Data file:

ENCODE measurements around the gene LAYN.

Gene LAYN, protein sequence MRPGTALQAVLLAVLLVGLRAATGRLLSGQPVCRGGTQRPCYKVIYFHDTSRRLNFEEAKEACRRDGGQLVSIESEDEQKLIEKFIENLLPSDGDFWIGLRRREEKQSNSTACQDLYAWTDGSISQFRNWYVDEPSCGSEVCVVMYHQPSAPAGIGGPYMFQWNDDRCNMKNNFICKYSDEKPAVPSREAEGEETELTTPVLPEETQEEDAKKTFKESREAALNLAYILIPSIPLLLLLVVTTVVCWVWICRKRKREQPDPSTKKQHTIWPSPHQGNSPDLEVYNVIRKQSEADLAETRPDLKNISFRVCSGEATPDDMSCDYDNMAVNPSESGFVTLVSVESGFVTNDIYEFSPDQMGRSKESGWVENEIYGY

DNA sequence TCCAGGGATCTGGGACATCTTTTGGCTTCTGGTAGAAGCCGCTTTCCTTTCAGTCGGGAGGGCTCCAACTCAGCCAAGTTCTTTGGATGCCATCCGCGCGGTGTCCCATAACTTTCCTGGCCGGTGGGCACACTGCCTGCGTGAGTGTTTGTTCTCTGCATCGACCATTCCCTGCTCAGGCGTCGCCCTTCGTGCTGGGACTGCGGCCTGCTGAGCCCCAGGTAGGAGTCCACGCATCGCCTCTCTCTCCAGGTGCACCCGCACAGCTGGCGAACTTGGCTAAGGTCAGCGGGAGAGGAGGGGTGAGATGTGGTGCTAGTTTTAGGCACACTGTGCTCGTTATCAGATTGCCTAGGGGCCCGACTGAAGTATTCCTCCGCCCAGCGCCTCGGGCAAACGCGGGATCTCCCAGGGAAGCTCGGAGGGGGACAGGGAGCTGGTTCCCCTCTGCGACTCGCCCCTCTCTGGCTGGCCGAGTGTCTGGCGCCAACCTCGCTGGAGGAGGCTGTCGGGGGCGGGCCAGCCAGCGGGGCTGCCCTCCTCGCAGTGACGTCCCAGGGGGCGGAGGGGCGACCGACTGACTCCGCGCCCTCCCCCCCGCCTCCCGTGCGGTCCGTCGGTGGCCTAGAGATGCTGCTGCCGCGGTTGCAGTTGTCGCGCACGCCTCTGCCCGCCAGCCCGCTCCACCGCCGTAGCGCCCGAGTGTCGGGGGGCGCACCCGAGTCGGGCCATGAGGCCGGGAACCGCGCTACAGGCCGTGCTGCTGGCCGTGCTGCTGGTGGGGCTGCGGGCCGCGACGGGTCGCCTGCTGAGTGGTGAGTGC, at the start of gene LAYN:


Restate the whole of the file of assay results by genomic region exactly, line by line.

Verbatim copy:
ENCODE measurements around the gene LAYN.

Gene LAYN, protein sequence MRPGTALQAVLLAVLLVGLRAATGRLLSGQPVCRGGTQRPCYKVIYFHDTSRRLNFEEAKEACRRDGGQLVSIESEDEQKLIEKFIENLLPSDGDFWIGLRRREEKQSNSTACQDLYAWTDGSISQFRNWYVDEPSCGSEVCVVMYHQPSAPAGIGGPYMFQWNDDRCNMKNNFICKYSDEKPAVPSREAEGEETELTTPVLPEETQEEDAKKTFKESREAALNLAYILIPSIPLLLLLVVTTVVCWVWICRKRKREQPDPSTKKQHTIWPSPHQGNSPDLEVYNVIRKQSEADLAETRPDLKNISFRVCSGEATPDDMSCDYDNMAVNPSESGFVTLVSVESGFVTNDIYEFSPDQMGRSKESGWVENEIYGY

DNA sequence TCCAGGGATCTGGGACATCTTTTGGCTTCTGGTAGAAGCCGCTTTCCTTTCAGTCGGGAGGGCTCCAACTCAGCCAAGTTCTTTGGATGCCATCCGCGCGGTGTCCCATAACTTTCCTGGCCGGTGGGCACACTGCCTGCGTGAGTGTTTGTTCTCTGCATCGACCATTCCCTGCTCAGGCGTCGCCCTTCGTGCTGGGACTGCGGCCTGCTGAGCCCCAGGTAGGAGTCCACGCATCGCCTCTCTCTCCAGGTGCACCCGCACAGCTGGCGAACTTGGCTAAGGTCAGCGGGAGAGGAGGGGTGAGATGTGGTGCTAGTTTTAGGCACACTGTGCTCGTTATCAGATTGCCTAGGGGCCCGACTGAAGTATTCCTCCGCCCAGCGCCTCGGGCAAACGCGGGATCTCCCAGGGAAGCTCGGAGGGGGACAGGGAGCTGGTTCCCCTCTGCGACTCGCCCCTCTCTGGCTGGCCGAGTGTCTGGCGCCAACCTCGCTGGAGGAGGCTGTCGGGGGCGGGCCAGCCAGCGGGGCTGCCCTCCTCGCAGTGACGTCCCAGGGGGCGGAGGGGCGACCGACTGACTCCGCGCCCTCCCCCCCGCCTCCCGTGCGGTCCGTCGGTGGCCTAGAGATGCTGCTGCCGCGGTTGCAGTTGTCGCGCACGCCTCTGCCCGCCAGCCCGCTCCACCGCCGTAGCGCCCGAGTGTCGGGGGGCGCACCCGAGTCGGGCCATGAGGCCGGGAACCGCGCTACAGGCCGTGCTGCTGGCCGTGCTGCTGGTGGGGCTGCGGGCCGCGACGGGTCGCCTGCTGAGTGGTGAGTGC, at the start of gene LAYN: